South Africa

Public Protector: Controversial Vrede dairy report completed before Mkhwebane took office

By Rebecca Davis 6 March 2018

Appearing before MPs in Parliament on Tuesday, Public Protector Busisiwe Mkhwebane received a grilling about her office’s controversial report on the Vrede dairy farm, labelled a “whitewash” by opposition politicians. But Mkhwebane’s defence was simple: she was not responsible for preparing the report. By the time Mkhwebane took office in January 2017, she says the report was already complete. By REBECCA DAVIS.

When Public Protector Busisiwe Mkhwebane quietly released a report into the Vrede dairy scam in early February, it was greeted with some consternation. Absent from the report was any mention of the Gupta family, who are now wanted by the Hawks as a result of their involvement in the project. Also absent: any attempt to investigate the role that Free State provincial leaders Ace Magashule and Moswebenzi Zwane may have played in setting up the farm, which investigations have shown helped siphon off government funds into Gupta bank accounts.

But those hoping that Mkhwebane would have answers for these omissions were left disappointed after her parliamentary appearance on Tuesday morning.

Appearing before the justice committee, Mkhwebane told MPs that the report was completed by the time she took office in January 2017.

The investigation was finalised in 2014,” she said, and by 2015 the Public Protector “think tank” – the internal unit responsible for discussing reports – had already decided that the report was ready for publication.

When the DA complained to Mkhwebane after she took office that the report was long overdue, she went back to check on its status and found that the report was ready.

The fact that the investigation had been undertaken several years ago, Mkhwebane said, was one reason why it did not look into the involvement of the Guptas. By the time the #Guptaleaks revelations had been published in 2017, “the investigation had long been completed”.

Beyond this, however, Mkhwebane said that the original complaint – laid by DA Free State leader Roy Jankielsohn – failed to mention the Guptas.

The report was focusing on totally different issues,” she said.

The DA’s Glynnis Breytenbach pointed out that Mkhwebane could have decided to incorporate new information into the investigation as it came to light – relating to serious allegations of corruption, money laundering and theft.

There was nothing preventing you from extending the scope of the report,” Breytenbach said. “Why didn’t you?”

Mkhwebane reiterated that the report had only focused on maladministration and financial mismanagement, as directed by the original complaint.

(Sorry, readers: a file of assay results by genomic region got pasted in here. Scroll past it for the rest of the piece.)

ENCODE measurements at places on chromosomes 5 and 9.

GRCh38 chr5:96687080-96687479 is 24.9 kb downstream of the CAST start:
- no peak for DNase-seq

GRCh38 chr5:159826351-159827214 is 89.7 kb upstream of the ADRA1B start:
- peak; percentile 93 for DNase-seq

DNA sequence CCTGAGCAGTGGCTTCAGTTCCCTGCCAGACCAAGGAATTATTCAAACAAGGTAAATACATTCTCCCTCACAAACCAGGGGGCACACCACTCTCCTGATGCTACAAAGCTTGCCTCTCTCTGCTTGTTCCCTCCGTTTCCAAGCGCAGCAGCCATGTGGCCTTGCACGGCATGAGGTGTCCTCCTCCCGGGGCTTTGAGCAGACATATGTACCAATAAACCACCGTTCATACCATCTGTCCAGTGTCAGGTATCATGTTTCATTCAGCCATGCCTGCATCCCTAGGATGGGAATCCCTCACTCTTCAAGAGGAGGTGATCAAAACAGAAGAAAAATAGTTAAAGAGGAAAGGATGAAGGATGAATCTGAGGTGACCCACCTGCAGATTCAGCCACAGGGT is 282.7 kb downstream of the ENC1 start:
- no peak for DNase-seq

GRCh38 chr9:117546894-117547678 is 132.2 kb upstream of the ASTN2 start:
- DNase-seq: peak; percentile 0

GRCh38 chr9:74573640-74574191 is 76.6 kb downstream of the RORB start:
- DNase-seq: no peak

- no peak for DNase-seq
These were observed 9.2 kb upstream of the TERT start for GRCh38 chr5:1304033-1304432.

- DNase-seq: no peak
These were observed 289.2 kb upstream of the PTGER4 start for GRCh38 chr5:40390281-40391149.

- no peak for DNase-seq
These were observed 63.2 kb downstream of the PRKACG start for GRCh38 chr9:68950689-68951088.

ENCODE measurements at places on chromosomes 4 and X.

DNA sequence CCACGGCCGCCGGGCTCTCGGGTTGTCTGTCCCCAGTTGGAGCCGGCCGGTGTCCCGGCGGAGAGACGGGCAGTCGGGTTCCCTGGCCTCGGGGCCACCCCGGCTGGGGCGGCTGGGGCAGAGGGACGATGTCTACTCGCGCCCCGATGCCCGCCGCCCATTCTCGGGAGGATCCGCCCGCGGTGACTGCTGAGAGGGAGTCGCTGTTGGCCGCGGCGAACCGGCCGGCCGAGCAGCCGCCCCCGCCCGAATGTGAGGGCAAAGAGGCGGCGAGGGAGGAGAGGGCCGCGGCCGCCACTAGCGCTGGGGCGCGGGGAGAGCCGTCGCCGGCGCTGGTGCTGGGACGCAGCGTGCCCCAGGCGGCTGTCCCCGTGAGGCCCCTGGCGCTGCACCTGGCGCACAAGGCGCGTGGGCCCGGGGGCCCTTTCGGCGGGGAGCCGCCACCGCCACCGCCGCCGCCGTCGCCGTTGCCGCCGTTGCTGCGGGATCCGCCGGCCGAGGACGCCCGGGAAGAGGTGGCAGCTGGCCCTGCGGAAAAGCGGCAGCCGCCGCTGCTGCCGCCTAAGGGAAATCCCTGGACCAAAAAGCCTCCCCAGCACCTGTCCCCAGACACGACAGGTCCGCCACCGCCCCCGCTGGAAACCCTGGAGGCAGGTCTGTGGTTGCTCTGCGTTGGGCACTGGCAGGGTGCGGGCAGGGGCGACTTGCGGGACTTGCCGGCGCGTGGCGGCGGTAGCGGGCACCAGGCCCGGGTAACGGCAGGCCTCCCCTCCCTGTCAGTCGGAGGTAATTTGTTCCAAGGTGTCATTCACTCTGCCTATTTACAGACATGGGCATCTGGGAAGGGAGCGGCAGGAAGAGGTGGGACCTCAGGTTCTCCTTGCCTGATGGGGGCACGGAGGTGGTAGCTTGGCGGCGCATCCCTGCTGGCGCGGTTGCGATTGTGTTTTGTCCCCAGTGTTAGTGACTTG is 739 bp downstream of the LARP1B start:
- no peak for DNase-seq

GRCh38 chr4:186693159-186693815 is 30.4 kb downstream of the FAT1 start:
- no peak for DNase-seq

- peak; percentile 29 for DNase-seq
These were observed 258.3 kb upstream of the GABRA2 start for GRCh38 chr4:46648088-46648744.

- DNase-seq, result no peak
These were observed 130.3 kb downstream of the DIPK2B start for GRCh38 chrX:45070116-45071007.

That is not stopping any (future) complaint from being launched, and we can investigate,” she said.

The Public Protector dismissed the idea that she should have incorporated into the report information made available by investigative reporting in the media.

We don’t just take information from the media and include it in the report,” she said.

Mkhwebane declined to go into much further detail because the report has been taken on review by the DA and the Council for the Advancement of the South African Constitution (CASAC), and as such she invoked the sub judice protection.

Opposition MPs were clearly dissatisfied, but not left with much room to manoeuvre. Asked why she didn’t hold a media briefing to accompany the release of the Vrede report – as her predecessor Thuli Madonsela used to – Mkhwebane simply replied that she was not obliged to do so.

The EFF’s Nthako Matiase reprimanded Mkhwebane for “an attitude of ‘I don’t care’,” and lamented the fact that no politicians have thus far been held accountable for the Vrede scam.

If we ever thought Nkandla was scandalous, this is worse,” he said.

But in the end, the most dramatic statements of a slow morning were made by members of advocacy group Black Land First, who filed into the committee room late and took up standing positions against the wall.

Upon a signal, the BLF members removed rolled-up posters from their clothes and unfurled them to reveal messages of support for the Public Protector: a silent protest.

Photo: Members of advocacy group Black Land First held a silent protest in support of Public Protector Busisiwe Mkhwebane. Photo: Leila Dougan.

Unless those who are raising the banners lower them, they will have to be removed by people who are entitled to retain order in the proceedings of Parliament,” committee chair Mathole Motshekga warned.

The posters stayed up, and Parliament security proceeded to usher the BLF members relatively peacefully out of the room.

In a subsequent statement, BLF termed the justice committee “nothing but a kangaroo court in defence of white monopoly capital”. DM

Photo: Public Protector Busisiwe Mkhwebane appears before Parliament’s justice committee, 6 March 2018. Photo: Leila Dougan

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